You cannot issue spot during a consult if you do not know these legal issues, you’re doing a major disservice to your client and you’re wasting your own time if you do not know these issues. When someone goes into a grocery store, what do they leave with? A gallon of milk, right? They go in, they come out with their milk and bread, boom done. That’s what they leave with. What does someone leave your office with? They leave your office with information, you’re in the business of providing information, that’s part of what your legal service is all about. And so by asking the right questions, you are communicating to the client that I can provide the right information, that I have the knowledge about this issue. Clients are buying your intellectual capital, that’s why a client might be hesitant in hiring an attorney fresh out of law school, because they are buying your experience, your expertise. By asking the right questions, you are communicating that you have the right information.

This is why a good client consultation, we’re going to do a podcast at some point on how to do a good initial DWI consultation. But this is why it is such a value loss to basically just give a quote of services during an initial phone call with a client, before you really get into this Q&A. Because in asking a plethora of questions, you communicate to the client your value, you communicate to the client your value by asking these questions. How many of us get a call on the phone from a client, well, talked with 50 other lawyers and some of them are quoting a $50 fee for a DUI ticket, so what makes you special? What makes you different? Right? And that probably hasn’t happened, but something in that genre, right? I mean, in terms of, I’ve talked with a bunch of other attorneys, they’re quoting me a lesser fee. Don’t compete on price, compete on value.

Let me say that again, don’t compete on price, compete on value, communicate to the client your value by asking the right questions and by asking a lot of questions. So number two, having a trial bag helps you to capture clients during your initial consultation. Number three, once that client hires you, having a trial bag will help you impress your client. The client thinks that you read the law, right? Part of the reason why they think that is because every shot of an attorney is always with this giant wall of books behind them, right? There’s this 400 volume set of law books that is behind every firm picture, behind every attorney. We’re always in the law library, with this wall of books behind us. And so the client in part, because of that, but in part because they know what a lawyer’s job is, they think that you read the law. So you are living up to that expectation when you argue the law and when you present the law to the judge.

When you present the law to the judge, you are living up to what the expectation is in the client’s mindset of how an attorney operates. How many of us, let me ask this question, how many of us have argued a legal issue in front of a judge and knowing the judge and knowing this legal issue, you think you are going to lose, right? Wasn’t any opportunity to get a continuance, there wasn’t any way of working out some other plea. The case goes to trial and from the outset, you believe that it’s likely that you’re going to lose. This is important time, this is an important place to argue the law. You have to give a good argument. Again, you’re teaching the bench hopefully you can change the outcome from what your expectation is, but you are also communicating to the client, here’s the legal issues, here’s why we believe that the law should result in a dismissal, in a finding of not guilty. You have to argue the case law.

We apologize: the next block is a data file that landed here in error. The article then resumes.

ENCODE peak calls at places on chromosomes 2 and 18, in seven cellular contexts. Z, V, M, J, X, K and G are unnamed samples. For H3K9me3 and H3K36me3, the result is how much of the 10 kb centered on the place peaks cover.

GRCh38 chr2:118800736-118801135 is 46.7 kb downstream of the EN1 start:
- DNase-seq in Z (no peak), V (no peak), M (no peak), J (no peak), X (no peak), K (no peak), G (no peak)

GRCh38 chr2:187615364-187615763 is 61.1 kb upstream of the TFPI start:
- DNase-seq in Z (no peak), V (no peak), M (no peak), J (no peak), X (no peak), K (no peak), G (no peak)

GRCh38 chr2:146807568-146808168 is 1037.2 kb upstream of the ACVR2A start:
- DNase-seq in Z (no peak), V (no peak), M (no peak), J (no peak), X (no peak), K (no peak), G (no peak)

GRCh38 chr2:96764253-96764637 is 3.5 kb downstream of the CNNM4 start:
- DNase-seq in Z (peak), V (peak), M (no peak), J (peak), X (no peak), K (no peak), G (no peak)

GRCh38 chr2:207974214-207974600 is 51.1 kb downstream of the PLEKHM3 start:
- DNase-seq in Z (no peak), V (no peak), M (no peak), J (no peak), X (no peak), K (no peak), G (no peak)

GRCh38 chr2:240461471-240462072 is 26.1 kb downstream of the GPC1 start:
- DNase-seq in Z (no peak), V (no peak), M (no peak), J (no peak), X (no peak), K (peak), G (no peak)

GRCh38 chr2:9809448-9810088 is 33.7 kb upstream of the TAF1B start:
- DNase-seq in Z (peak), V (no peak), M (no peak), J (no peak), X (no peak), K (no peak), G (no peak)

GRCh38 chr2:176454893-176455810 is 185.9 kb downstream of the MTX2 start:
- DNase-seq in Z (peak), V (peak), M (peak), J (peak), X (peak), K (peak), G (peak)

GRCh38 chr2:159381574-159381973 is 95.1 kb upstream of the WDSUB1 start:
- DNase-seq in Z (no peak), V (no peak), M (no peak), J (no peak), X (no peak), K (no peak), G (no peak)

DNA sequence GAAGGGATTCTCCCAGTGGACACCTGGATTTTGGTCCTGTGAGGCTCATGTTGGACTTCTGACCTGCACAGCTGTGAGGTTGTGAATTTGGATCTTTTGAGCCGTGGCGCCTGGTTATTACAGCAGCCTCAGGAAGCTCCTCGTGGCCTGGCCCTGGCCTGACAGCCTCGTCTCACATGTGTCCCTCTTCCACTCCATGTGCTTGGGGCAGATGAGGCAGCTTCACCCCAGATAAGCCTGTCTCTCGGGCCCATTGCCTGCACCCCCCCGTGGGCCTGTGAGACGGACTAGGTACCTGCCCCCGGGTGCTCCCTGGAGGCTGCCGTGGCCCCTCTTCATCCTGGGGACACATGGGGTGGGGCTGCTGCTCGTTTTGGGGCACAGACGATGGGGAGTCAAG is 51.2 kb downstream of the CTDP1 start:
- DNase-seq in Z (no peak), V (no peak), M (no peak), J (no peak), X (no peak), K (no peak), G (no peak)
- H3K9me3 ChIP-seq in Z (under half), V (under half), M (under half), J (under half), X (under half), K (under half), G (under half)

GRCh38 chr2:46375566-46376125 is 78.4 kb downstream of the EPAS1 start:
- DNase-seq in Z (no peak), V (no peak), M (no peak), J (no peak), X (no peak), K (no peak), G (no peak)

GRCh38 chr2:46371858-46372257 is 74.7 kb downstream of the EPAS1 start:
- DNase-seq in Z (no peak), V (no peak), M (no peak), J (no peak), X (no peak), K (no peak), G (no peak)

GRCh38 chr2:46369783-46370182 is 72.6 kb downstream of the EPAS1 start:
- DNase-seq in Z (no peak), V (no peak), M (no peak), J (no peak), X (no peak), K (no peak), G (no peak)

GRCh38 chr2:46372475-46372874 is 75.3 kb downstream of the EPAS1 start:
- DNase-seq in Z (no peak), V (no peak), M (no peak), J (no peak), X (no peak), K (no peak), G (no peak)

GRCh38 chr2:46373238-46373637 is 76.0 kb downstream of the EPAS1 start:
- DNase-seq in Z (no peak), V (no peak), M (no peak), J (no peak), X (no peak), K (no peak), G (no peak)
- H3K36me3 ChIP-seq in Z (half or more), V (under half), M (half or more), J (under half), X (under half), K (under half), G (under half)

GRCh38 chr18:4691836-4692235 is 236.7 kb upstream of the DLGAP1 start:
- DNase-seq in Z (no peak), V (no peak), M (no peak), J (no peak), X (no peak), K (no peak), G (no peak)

When somebody comes into your office, when they hire you, when they see you in the courtroom and you’ve lived up to that expectation of doing a good job in the courtroom and obviously having great client service, great responsiveness, great compassion, all of those things. But importantly is great representation. When a client sees that they are going to become a wow client, they’re going to be a client that gives rave reviews. That client is not worth the value of the fee that they have paid you. If they have paid you $1,500, if they have paid you $2,000, if they’ve paid you $5,000, they are not worth the value economically of what they’ve paid you. They are worth 10 times that value, if not more.

Whenever a client that you give exceptional service to goes out and gives rave reviews, whether it’s online, whether it’s to their friends, family members, whether it is in a testimonial, whatever it might be. When they give that rave review, you are earning 10 future clients by the service that you give on this particular case. Do not think of the client as being basically, again, just even from an economic perspective, only valuable to the point of the fee that they are paying you. If you treat that person right, if you treat that person like a human being, if you go to bat for them, and if you do exceptional work in the courtroom, they are going to become a cheerleader for your firm, they are going to become a wow client. Clients are your number one lead generator. By becoming a expert, by becoming somebody that studies the law, knows the issues on a particular topic, you are able to showcase to the client, the level of service, the level of representation that you can give, you’re able to show your worth.